The five-year study will examine how integrative medicine affects outcomes for breast cancer patients.
Bastyr University is pleased to announce it is the recent recipient, along with Fred Hutchinson Cancer Research Center in Seattle, of a $3.1 million grant for the study of complementary and integrative care for breast cancer. The grant, awarded by the National Institutes of Health (NIH), National Center for Complementary and Alternative Medicine (NCCAM), will officially fund a project entitled "Breast Cancer Integrative Oncology: Prospective Matched Controlled Outcomes Study."
The five-year award will allow clinical investigators in the Bastyr University Research Institute and the Hutchinson Center to undertake a rigorous outcomes-based research study. Investigators will track clinical outcomes for participants with breast cancer who, in addition to standard conventional care, receive integrative care at the Bastyr Integrative Oncology Research Center (BIORC). Those outcomes will then be compared with outcomes for participants with breast cancer who do not receive integrative care along with conventional care.
"This NIH-funded grant and our research partnership with Fred Hutchinson Cancer Research Center will enable us to conduct groundbreaking research that will ultimately impact the future of cancer care on a global level." said Leanna Standish, ND, PhD, LAc, FABNO, medical director of BIORC.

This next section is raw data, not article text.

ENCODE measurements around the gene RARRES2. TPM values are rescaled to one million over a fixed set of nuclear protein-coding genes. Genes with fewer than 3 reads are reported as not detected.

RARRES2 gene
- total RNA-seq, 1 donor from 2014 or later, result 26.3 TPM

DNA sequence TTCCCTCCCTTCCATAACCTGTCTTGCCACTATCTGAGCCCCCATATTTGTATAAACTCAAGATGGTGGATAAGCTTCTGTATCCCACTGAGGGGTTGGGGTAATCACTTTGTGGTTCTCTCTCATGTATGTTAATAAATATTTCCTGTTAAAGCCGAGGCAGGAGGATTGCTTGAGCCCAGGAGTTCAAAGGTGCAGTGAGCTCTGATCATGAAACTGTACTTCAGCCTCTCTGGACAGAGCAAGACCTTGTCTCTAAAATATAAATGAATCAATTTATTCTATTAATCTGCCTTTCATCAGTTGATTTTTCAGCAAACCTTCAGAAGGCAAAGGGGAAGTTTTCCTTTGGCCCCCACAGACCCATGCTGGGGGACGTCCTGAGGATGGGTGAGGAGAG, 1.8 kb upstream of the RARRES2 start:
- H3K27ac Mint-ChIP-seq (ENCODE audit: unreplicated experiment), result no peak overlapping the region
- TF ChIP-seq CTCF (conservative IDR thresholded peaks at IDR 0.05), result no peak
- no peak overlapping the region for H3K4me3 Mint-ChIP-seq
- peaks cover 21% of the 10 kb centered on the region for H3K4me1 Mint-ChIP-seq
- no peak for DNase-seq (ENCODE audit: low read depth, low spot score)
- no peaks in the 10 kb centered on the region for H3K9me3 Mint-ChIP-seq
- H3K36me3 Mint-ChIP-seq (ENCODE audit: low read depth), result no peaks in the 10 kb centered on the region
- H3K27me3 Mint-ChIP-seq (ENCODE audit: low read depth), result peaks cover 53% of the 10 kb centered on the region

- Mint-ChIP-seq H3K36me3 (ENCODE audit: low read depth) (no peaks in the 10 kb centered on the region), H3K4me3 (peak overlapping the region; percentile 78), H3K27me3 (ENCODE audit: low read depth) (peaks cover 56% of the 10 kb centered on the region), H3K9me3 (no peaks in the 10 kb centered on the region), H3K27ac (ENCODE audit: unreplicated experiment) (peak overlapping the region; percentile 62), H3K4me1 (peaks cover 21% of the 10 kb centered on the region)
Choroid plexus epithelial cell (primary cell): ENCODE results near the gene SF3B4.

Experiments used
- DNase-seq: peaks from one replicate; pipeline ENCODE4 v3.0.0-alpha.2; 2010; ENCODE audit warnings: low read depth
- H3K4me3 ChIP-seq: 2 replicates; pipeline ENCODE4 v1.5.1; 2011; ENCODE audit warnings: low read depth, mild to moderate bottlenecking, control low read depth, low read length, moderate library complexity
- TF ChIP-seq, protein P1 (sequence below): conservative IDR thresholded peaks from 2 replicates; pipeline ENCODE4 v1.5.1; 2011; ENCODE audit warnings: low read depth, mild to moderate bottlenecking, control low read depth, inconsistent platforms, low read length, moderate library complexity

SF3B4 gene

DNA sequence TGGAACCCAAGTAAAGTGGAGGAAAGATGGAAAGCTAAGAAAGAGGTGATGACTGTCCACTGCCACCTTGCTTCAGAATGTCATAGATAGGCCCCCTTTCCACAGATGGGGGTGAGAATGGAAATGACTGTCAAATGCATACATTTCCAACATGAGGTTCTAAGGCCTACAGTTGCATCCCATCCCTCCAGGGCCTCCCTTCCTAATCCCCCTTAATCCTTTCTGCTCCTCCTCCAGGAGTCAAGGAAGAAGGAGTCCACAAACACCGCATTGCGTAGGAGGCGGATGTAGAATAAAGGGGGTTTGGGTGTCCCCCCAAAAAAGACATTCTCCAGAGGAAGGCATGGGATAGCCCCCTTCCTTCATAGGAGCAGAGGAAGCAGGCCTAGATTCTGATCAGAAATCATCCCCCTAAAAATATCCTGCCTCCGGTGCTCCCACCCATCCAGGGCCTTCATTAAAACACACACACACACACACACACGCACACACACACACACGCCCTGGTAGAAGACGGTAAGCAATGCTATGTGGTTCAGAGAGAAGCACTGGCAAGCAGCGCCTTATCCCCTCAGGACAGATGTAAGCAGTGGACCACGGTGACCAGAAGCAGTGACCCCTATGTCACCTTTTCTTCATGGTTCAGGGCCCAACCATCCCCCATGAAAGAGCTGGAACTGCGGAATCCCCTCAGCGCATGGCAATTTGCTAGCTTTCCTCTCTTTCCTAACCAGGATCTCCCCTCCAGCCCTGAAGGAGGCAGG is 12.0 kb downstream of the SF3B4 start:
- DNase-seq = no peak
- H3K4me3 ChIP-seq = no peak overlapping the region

The Bastyr Integrative Oncology Research Center, which opened in February 2009 on Bastyr University's campus in Kenmore, Washington, was founded to improve the quality of life of individuals living with cancer, reduce the risk of cancer recurrence, and track the effectiveness of complementary, alternative and integrative therapies in treating the disease. The founding of BIORC was made possible through a generous donation from Budge Brown and Lorraine Masterson of Cleavage Creek Cellars.
As an outpatient integrative oncology center, BIORC offers research participants an integrated approach to managing their care by providing comprehensive support for each stage of the participant's experience, from diagnosis to treatment decisions and restoration of immune function and health after completion of standard treatments. Research participants can receive care from licensed naturopathic physicians, a nutritionist, an acupuncturist, and mind/body/energy medicine specialists, all of whom have advanced oncology training.
"Complementary and alternative approaches to cancer are of vital interest to a great many cancer patients," said M. Robyn Andersen, PhD, associate member of the Public Health Sciences Division at the Hutchinson Center. "With this joint project we’ll be able to learn much about the effectiveness of integrative care, so that in the future we can provide patients with solid data on which to base decisions about what to include in their treatment."
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